My initial plan was to write about the late Sir Roger Bannister, who many of you may know because of his remarkable achievement in breaking the seemingly impossible 4-minute-barrier for a 1-Mile-Run on 6th of May 1954.
For many years, runners had tried to achieve that in vain, but after Bannister did it, several other runners were able to quickly follow, because the “invincible (psychological) barrier” had been broken.
While an article in the science of running somewhat debunks Bannister’s myth, I strongly believe that in real life we all struggle with this kind of “glass-ceilings” from time-to-time. I want to take a moment here to share my own recent “psychological barrier”, since it might provide you some-food-for-thought on how to break through your own glass ceilings.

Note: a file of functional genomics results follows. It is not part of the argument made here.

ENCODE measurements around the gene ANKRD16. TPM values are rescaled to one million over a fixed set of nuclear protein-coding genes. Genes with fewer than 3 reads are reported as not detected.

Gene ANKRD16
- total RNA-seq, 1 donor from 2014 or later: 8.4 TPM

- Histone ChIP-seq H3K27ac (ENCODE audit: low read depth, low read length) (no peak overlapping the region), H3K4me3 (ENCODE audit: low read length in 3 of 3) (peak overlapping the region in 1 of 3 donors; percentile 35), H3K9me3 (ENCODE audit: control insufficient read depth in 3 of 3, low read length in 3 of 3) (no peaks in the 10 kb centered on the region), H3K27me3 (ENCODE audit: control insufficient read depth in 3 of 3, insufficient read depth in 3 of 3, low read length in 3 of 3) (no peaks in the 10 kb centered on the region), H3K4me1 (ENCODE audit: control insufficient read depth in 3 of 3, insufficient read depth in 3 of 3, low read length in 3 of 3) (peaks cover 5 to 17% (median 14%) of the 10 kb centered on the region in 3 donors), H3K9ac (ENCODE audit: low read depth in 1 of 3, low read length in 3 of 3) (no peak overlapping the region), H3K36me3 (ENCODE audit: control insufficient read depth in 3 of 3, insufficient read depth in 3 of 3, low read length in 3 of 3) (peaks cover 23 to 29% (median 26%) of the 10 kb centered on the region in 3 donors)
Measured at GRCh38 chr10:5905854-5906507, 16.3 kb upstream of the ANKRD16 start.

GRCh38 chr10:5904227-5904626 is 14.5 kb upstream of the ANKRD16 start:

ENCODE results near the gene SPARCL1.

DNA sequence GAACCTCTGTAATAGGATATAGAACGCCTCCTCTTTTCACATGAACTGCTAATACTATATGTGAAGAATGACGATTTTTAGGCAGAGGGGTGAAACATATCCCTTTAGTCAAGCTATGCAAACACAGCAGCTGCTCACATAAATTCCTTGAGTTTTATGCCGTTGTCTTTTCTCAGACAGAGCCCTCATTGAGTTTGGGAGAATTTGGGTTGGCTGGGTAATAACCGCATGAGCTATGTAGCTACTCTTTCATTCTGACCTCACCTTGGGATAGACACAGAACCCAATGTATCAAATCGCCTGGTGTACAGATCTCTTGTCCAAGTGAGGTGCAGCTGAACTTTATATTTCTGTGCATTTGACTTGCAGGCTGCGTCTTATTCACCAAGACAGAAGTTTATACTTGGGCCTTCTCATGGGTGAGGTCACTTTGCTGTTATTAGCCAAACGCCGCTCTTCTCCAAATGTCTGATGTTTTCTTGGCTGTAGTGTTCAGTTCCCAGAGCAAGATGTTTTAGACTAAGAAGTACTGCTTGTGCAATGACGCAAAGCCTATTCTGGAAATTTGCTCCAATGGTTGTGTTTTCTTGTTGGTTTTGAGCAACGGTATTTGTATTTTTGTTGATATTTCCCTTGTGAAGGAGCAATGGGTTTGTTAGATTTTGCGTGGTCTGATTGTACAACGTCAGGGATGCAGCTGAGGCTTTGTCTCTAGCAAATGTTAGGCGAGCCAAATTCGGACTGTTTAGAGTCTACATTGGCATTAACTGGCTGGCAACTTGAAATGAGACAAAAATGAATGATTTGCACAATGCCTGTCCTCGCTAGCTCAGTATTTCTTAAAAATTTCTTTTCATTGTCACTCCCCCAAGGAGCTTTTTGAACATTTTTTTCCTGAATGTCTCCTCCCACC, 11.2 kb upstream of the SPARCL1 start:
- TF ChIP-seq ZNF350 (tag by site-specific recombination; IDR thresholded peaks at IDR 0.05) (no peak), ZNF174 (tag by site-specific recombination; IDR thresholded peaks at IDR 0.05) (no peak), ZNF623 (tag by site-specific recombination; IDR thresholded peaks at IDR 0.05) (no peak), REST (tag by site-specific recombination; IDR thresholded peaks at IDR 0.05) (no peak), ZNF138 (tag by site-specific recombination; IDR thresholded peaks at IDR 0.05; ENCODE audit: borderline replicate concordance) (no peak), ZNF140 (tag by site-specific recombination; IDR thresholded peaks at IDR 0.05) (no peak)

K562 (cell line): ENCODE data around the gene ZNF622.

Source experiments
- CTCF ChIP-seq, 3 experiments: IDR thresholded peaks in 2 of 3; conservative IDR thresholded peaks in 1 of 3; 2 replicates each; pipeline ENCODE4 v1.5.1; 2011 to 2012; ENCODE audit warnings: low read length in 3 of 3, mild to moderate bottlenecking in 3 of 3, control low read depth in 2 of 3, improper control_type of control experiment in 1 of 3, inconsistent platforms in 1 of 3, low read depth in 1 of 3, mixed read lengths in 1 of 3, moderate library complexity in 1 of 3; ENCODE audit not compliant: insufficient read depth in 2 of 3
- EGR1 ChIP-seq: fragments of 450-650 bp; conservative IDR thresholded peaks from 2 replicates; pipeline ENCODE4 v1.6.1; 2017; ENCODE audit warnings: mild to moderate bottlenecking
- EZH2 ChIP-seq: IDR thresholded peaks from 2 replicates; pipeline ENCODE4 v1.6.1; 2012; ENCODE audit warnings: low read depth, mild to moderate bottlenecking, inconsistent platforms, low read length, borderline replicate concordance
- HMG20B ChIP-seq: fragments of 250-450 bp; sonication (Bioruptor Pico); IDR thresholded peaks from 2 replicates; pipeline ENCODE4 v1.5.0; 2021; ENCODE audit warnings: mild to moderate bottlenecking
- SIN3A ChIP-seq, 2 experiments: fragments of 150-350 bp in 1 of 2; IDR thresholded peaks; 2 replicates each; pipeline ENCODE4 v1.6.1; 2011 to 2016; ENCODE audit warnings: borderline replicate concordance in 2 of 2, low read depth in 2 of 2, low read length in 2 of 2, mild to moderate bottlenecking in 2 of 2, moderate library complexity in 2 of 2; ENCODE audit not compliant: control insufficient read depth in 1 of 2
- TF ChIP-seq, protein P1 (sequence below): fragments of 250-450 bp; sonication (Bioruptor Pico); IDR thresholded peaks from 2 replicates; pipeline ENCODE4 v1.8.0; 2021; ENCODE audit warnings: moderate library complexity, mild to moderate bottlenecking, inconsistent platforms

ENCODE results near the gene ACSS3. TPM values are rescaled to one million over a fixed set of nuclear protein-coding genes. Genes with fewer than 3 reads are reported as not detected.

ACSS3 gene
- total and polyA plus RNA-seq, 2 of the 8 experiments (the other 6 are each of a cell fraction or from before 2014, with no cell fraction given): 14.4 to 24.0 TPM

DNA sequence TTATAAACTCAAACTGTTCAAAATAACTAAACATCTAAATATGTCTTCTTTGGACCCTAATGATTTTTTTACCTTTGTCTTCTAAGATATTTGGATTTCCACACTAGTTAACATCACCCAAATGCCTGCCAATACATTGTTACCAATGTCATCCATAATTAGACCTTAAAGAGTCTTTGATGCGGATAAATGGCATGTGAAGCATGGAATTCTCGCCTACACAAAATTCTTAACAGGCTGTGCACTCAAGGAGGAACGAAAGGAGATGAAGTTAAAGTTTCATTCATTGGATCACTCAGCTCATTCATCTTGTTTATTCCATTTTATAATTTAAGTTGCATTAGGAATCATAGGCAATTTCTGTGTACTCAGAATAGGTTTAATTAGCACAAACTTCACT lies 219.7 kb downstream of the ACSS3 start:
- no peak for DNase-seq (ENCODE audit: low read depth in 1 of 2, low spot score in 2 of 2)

As part of my studies with the UK National College for Hypnosis and Psychotherapy, in mid-February, I attended a course on how to support clients struggling with PTSD and traumatic experiences. Up until the time I took this course, I had studied for two years and had definitely learned new knowledge, tools and therapeutic approaches. But, if I am being honest, I had not yet felt the internal conviction and confidence to truly put all this psychotherapeutic knowhow to work and make a real difference in my clients lives.
This course changed this and broke my glass ceiling.